St. Louis Post-Dispatch
, has dropped to bargain-level prices -- as of July 1, it was trading at a mere 99 cents per share.
And that could have serious repercussions for the struggling Iowa-based newspaper chain. The New York Stock Exchange typically does not tolerate stocks that sell for cheaper than a dollar
-- since even a small drop in their value can lead to a huge percentage loss on paper. (If the price drops 50 cents, says, that's a 50 percent drop in value -- making for market turmoil.)
The NYSE warned the company July 8 that if it doesn't make some changes, it'll be booted from the stock exchange after a six-month warning period. And, during that warning period, it will be forced to carry a "BC" indicator next to its listing -- meaning the company is below compliance.
Lee's stock troubles come in stark contrast to the heady pre-crash days of 2005, when the company agreed to pay $1.46 billion, or $64 per share, for the 14 papers in the Pulitzer family, including the Post-Dispatch
But in retrospect, that looks like less a great deal than the beginning of the end. Lee is now saddled with roughly $1 billion in debt -- which comes due in April 2012. And shares have tumbled -- from $35 per share in 2007 to $2.97 last April to the embarrassing 30-day average share price of 99 cents recently cited by the NYSE. The company had announced plans to refinance its debt by selling junk bonds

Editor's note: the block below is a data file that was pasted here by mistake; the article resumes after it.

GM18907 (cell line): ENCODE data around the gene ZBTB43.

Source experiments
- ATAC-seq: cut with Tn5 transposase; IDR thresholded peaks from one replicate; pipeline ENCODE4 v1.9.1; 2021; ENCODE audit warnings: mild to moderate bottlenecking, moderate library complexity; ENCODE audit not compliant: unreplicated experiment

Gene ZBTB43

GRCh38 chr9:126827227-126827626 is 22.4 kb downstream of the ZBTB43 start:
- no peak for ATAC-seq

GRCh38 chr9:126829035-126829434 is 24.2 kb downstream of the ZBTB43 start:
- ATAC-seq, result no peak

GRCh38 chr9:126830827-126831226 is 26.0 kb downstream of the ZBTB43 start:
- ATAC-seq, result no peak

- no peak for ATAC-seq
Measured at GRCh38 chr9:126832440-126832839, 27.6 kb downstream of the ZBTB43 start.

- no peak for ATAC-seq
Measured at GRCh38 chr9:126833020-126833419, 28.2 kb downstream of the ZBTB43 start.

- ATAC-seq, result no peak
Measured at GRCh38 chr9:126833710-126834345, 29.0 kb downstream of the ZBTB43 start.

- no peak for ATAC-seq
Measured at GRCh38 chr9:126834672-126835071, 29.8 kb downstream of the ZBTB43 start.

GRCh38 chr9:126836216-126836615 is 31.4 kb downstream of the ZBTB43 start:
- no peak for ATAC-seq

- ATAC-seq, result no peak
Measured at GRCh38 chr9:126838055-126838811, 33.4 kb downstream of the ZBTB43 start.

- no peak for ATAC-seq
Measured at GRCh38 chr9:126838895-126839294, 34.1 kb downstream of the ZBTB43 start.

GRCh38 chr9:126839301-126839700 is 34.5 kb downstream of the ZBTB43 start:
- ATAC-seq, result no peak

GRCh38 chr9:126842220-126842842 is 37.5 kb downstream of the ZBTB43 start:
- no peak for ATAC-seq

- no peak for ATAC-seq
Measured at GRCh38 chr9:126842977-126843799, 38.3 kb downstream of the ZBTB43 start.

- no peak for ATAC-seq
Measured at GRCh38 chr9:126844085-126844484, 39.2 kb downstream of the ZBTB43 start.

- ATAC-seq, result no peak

earlier this year, but it canceled the deal in May
when it became clear there weren't enough buyers willing to invest.
What next? In a press release, Lee told its investors yesterday that it was "in substantive and productive discussions with key lenders about an extension of our credit agreement." The company said the process will take several months, but once the refinancing is resolved, it expects investor confidence to grow.
And while we would seldom use the word "confidence" to describe what's going on at Lee, for the sake of all the reporters and editors and salespeople over the Post-Dispatch
, we really hope against hope they know what they're talking about.
The stock for Lee Enterprises, the Iowa-based newspaper company that owns the